Romans 1:16-17 is a clarion call for New Testament Christians. It also sets the agenda for the rest of the letter:
16 For I am not ashamed of the gospel, because it is the power of God that brings salvation to everyone who believes: first to the Jew, then to the Gentile. 17 For in the gospel the righteousness of God is revealed—a righteousness that is by faith from first to last,[a] just as it is written: “The righteous will live by faith.”
So the Gospel — the life, death, resurrection, and ultimate return of Jesus — is in a real sense “the power of God.”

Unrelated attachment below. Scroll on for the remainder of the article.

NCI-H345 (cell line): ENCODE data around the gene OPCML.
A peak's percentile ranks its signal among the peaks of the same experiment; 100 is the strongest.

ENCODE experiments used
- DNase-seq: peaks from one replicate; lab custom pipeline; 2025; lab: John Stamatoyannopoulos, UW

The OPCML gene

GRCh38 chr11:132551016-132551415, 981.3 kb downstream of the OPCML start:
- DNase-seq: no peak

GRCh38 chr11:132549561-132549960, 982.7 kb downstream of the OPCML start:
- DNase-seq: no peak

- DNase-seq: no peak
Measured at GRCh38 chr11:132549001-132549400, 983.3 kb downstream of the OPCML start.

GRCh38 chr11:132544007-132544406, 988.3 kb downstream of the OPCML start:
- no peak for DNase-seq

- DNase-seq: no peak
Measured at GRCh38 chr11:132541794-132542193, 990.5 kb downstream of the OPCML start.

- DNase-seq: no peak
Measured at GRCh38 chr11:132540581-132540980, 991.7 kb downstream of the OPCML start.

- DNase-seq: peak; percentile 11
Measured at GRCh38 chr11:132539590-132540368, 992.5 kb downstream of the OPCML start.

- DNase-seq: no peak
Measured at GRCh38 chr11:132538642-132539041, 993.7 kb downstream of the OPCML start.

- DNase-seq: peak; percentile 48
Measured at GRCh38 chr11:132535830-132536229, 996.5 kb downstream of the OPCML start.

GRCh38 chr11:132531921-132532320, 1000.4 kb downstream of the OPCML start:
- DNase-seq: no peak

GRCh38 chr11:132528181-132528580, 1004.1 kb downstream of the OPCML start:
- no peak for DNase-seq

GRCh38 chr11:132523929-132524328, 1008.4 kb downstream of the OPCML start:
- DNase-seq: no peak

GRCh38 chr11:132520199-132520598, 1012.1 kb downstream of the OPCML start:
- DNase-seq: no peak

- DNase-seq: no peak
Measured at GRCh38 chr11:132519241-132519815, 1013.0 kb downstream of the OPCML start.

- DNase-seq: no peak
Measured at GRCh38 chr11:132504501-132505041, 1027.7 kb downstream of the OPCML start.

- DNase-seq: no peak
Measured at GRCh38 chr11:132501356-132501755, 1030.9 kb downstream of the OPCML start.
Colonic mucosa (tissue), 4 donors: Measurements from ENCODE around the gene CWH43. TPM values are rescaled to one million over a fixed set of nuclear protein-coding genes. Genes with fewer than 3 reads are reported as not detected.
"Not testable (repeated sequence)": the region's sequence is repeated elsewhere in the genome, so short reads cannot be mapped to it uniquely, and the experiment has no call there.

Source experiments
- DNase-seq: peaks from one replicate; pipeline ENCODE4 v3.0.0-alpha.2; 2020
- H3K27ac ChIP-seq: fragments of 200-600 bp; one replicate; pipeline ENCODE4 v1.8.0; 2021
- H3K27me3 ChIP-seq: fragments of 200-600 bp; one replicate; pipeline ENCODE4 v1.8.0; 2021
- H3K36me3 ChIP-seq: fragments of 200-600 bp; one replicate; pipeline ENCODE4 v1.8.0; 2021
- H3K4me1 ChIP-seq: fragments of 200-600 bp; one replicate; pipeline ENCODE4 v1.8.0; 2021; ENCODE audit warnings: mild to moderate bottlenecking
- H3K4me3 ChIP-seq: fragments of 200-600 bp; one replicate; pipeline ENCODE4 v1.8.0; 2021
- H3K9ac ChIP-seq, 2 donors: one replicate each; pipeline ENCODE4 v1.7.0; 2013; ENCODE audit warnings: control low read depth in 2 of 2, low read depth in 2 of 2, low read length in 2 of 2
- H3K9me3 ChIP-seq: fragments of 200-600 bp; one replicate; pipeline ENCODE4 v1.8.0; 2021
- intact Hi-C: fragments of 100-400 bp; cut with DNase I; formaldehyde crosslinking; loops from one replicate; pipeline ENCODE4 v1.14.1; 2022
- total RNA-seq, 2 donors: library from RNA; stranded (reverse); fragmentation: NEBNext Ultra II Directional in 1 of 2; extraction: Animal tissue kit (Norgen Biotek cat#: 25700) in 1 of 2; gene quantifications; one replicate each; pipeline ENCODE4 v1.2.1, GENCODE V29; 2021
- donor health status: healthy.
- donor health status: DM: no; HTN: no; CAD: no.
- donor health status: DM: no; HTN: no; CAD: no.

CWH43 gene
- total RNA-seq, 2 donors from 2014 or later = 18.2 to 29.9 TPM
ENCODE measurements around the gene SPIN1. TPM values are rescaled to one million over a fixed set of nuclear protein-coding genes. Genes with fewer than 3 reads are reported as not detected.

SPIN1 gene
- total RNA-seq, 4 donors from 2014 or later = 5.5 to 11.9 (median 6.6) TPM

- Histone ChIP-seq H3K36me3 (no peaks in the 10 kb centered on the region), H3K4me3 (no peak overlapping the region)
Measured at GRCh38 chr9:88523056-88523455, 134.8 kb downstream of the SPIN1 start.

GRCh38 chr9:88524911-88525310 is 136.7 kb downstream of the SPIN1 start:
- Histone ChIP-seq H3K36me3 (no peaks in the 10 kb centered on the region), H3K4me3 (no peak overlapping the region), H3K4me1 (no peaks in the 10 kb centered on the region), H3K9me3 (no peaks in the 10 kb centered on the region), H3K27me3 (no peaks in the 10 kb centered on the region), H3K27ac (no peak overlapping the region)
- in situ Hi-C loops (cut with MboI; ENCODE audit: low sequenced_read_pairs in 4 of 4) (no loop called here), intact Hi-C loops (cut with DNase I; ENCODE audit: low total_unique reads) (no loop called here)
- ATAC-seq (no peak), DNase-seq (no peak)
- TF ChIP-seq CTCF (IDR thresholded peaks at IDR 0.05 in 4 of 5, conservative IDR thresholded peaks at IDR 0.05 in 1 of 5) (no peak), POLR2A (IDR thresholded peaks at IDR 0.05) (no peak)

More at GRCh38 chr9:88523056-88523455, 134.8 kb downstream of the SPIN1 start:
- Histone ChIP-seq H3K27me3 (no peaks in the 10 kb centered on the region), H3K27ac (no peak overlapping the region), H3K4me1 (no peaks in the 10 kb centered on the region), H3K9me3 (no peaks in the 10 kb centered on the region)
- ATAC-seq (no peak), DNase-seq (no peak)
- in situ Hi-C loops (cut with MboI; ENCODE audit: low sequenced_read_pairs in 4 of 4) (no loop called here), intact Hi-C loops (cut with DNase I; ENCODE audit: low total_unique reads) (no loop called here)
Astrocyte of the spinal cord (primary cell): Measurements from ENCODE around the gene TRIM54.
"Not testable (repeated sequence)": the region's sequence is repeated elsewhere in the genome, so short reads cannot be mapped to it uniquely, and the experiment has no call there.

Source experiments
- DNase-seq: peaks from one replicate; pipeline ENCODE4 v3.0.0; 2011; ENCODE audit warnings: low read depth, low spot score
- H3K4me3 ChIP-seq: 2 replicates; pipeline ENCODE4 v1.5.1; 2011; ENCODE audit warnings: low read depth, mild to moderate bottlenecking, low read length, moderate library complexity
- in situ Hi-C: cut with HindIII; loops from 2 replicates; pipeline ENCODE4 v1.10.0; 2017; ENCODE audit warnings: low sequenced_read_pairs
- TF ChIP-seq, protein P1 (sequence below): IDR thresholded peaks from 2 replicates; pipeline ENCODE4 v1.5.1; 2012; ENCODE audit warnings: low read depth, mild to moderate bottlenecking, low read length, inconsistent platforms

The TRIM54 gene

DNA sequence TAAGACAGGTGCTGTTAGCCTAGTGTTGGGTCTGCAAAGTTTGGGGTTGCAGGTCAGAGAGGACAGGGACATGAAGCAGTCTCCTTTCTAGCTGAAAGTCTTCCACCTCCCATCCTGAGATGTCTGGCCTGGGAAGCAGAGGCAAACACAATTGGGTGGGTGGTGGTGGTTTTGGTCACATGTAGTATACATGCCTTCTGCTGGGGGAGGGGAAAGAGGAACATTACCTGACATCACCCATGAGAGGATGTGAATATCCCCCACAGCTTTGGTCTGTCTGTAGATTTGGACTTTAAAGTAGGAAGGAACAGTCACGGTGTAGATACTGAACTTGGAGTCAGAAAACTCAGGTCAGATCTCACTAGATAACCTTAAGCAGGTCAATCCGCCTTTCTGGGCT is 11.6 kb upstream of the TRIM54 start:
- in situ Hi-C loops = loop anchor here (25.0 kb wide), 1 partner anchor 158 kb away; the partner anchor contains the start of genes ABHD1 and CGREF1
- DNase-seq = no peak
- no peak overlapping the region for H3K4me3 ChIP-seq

It’s a phrase I’ve been hearing in prayer recently: the Gospel has its own power. In other words, there is an irresistible strength to the simple, unadorned proclamation of the Gospel story and Gospel invitation.
It’s especially relevant to consider that truth when it comes to worship planning. We wrestle with the how much and the when of creativity. How much art is necessary in worship? When is it important to add a creative element to an otherwise straightforward worship gathering? On what occasions would more creativity actually detract from the simple, urgent power of the Gospel?
We don’t have answers to all those questions. Yet as God brings Romans 1:16-17 to our minds, they are the ones we’ll keep asking.
Because whatever creativity we bring — or don’t bring — to a Sunday morning exists to serve the Gospel and not the reverse.